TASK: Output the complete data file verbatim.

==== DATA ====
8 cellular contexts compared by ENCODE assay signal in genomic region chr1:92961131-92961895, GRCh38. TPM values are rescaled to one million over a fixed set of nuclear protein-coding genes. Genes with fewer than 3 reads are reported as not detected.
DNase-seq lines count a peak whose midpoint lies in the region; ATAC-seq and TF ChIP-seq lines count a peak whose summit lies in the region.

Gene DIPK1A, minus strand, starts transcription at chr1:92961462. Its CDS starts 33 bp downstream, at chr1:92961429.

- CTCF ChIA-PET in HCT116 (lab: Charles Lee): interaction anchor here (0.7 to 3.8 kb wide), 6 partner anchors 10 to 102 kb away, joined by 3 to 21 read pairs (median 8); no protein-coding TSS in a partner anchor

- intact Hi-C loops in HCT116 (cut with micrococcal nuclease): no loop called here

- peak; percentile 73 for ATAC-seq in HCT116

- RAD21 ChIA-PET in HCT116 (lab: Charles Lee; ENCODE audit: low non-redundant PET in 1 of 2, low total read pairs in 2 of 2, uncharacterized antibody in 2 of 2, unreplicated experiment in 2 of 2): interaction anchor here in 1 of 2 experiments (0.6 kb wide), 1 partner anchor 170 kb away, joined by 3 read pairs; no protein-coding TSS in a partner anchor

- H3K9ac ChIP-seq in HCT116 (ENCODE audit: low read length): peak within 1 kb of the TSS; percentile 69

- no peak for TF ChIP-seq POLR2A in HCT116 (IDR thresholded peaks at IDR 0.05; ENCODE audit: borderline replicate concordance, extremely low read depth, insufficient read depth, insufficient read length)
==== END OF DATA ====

8 cellular contexts compared by ENCODE assay signal in genomic region chr1:92961131-92961895, GRCh38. TPM values are rescaled to one million over a fixed set of nuclear protein-coding genes. Genes with fewer than 3 reads are reported as not detected.
DNase-seq lines count a peak whose midpoint lies in the region; ATAC-seq and TF ChIP-seq lines count a peak whose summit lies in the region.

Gene DIPK1A, minus strand, starts transcription at chr1:92961462. Its CDS starts 33 bp downstream, at chr1:92961429.

- CTCF ChIA-PET in HCT116 (lab: Charles Lee): interaction anchor here (0.7 to 3.8 kb wide), 6 partner anchors 10 to 102 kb away, joined by 3 to 21 read pairs (median 8); no protein-coding TSS in a partner anchor

- intact Hi-C loops in HCT116 (cut with micrococcal nuclease): no loop called here

- peak; percentile 73 for ATAC-seq in HCT116

- RAD21 ChIA-PET in HCT116 (lab: Charles Lee; ENCODE audit: low non-redundant PET in 1 of 2, low total read pairs in 2 of 2, uncharacterized antibody in 2 of 2, unreplicated experiment in 2 of 2): interaction anchor here in 1 of 2 experiments (0.6 kb wide), 1 partner anchor 170 kb away, joined by 3 read pairs; no protein-coding TSS in a partner anchor

- H3K9ac ChIP-seq in HCT116 (ENCODE audit: low read length): peak within 1 kb of the TSS; percentile 69

- no peak for TF ChIP-seq POLR2A in HCT116 (IDR thresholded peaks at IDR 0.05; ENCODE audit: borderline replicate concordance, extremely low read depth, insufficient read depth, insufficient read length)